UBS chairman steps down after losses
Issued on: Modified:
Swiss banking giant UBS announced new losses of about 19 billion dollars on Monday. The bank also announced that Chairman Marcel Ospel would not stand for re-election later this month.
ZURICH, April 1 (Reuters) - UBS AG doubled its writedowns
from the subprime crisis, parted company with its chairman and
asked shareholders for more emergency capital on Tuesday in a
second dramatic attempt to reverse its fortunes.
The Swiss bank wrote down an additional $19 billion on U.S.
real estate and related assets, causing a net loss of 12 billion
Swiss francs ($12.03 billion) in the first quarter, and said it
would seek 15 billion francs through a rights issue of shares.
It is also hiving off ailing portions of the bank into a
The moves were more dramatic than expected by many and deal
a new blow to the world's largest wealth manager and the
European bank hardest hit so far by the credit crisis, still
reeling under the weight of billions of dollars in bad
Shares were expected to fall sharply on the news.
"The question remains whether finally all the skeletons have
been cleared from the closet through today's writedowns or
whether there will be further problems. There is still room for
more correction given the exposure," said analysts at bank
Wegelin in a note to clients.
The crisis claimed the head of the bank's chairman, Marcel
Ospel, widely criticised for letting Switzerland's flagship bank
sail blithely into dangerous waters in an ambitious bid to
become the world's biggest investment bank.
Ospel said he decided to leave the job after the bank was
forced to go to shareholders for a second time in as many months
for emergency capital. The group's general counsel, Peter Kurer,
was proposed as his replacement.
More job cuts in the group's investment bank -- source of
the losses, in sharp contrast the group's wealth management
division -- were on the way, UBS Chief Executive Marcel Rohner
said in a conference call with journalists.
"Clearly the industry is in a very difficult environment and
we have to review the capacity with which we operate in this
environment," he said.
UBS said it would create a new division to deal with the
ailing assets after its mortgage-related positions deteriorated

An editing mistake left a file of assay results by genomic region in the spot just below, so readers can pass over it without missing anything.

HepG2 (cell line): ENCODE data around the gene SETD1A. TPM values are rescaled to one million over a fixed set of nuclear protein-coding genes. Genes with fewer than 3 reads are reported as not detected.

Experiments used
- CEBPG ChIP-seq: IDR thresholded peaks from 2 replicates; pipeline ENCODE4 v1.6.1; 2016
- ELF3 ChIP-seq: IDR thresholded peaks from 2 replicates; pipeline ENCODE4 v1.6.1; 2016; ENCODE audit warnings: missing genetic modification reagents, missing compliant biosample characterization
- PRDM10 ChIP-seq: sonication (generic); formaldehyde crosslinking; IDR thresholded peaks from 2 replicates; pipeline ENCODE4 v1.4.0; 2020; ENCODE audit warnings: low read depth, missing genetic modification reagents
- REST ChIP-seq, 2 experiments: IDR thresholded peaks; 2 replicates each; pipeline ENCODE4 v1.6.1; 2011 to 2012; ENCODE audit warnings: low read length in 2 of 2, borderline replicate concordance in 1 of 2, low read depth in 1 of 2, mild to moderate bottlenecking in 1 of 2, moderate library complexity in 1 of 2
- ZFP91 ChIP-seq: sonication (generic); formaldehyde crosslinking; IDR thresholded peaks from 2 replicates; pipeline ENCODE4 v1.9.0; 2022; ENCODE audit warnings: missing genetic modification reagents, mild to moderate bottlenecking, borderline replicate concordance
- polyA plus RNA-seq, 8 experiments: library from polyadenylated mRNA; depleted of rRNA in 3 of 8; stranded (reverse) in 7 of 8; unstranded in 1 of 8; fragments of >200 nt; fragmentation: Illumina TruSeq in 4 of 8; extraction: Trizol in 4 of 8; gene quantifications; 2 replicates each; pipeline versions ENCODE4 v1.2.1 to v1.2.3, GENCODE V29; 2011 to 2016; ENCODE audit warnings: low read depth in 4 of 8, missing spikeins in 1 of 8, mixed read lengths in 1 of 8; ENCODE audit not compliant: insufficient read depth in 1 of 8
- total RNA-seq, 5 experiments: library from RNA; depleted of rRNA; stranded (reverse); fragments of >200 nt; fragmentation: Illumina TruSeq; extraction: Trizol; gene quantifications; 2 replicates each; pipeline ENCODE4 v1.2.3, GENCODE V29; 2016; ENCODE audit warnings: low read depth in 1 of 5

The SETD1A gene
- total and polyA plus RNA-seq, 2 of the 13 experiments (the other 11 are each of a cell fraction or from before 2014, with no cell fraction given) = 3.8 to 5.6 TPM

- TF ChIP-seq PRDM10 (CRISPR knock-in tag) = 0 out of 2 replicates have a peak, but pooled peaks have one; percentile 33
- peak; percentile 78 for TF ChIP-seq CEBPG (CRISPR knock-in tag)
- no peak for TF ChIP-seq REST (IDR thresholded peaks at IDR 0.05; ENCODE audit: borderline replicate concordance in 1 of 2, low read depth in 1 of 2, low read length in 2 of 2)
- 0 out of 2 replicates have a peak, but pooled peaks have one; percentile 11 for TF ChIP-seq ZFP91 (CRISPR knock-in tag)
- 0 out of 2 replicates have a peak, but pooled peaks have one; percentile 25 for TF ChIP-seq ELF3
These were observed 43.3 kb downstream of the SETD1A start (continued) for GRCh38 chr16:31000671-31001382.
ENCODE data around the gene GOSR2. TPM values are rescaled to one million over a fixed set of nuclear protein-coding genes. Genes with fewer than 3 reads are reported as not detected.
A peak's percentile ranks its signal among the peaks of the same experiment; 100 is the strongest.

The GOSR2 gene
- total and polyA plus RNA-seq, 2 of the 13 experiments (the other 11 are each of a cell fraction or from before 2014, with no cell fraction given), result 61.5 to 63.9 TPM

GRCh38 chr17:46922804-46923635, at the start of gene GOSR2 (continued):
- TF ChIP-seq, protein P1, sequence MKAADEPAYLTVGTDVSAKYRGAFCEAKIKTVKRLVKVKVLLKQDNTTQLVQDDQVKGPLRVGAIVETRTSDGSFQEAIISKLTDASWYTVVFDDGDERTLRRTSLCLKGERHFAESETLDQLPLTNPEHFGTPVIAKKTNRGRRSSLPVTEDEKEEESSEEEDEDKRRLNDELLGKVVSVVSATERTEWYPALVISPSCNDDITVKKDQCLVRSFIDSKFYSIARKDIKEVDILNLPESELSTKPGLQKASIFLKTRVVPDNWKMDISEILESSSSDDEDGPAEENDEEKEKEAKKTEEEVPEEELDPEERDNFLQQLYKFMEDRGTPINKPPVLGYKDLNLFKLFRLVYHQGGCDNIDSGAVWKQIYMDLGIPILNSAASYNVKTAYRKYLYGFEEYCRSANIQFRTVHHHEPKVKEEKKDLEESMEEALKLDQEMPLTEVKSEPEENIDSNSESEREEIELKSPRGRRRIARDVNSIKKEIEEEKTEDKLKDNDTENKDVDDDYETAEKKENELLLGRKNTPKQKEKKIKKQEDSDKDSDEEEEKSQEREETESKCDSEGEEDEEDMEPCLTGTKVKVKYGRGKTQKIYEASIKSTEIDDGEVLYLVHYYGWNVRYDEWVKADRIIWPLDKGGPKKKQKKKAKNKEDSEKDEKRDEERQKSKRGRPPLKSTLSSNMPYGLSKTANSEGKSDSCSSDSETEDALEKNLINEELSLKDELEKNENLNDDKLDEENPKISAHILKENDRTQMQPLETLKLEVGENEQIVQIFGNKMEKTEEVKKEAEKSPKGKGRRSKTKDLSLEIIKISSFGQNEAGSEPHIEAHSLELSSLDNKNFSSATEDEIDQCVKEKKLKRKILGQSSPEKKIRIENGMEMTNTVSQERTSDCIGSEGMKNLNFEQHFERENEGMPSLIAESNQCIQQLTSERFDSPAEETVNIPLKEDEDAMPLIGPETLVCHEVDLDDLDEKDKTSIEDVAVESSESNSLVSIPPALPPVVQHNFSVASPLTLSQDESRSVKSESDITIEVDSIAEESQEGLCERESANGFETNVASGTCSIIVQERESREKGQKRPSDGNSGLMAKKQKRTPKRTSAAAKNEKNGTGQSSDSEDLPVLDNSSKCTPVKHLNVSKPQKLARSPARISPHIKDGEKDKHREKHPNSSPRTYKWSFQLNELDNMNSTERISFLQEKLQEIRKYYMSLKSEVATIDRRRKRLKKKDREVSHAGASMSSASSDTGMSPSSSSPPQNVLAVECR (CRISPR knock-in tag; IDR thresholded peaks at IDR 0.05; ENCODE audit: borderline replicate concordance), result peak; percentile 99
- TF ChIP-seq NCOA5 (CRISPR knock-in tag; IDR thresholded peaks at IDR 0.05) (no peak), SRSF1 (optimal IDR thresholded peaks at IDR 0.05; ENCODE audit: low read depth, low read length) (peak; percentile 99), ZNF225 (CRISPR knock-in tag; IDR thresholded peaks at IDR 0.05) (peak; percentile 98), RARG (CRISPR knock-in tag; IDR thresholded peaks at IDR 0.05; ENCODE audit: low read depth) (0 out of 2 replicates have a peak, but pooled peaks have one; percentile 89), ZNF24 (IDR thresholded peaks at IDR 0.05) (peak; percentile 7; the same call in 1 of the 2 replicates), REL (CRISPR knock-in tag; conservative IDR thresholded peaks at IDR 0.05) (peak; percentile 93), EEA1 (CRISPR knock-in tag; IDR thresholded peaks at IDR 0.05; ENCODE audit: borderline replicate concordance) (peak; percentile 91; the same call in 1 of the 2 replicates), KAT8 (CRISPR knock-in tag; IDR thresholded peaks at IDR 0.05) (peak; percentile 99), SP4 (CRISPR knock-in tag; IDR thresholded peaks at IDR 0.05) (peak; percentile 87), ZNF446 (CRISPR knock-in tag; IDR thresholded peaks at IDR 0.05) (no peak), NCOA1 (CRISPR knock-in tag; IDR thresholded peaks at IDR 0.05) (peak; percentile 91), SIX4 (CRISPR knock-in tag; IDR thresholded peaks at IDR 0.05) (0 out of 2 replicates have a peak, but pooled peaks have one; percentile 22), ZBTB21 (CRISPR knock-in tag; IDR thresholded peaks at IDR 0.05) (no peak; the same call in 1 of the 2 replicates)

further in the quarter, in a clear move to draw a line under the
crisis which has shaken investor confidence in the Swiss bank.
While the group was able to reduce some of its exposure to
ailing debt, other potential risks increased and its overall
position in U.S. mortgages had deteriorated further, UBS said.
"The new capital hike and the monstrous losses are negative.
The choice of Peter Kurer is not so clear either. He's
well-known in legal circles but his skills as a banker have yet
to be proven," said one Zurich trader.
The writedowns come at the upper end of expectations and on
top of $18.4 billion in damage caused by the subprime crisis
last year, which had already forced the bank to ask shareholder
approval for 19 billion francs in capital-raising measures in
The creation of a so-called workout unit, sometimes called a
"bad bank", would allow UBS to sequester the credit problems in
a separate division, permitting management to focus on the
group's profitable operations and investors to assign value to
The bank needs a sound capital base to underpin its
wealth-management business for rich clients, who have less
tolerance to losing money than institutional investors and are
easily irked by negative headlines. The rights issue is fully
Ospel said, "I have always stated that I ultimately take
responsibility for the bank's situation," adding "we have been
able to address the firm's most pressing problems."
Analysts had expected the bank to write down an additional
10-20 billion francs in 2008.
Daily newsletterReceive essential international news every morningSubscribe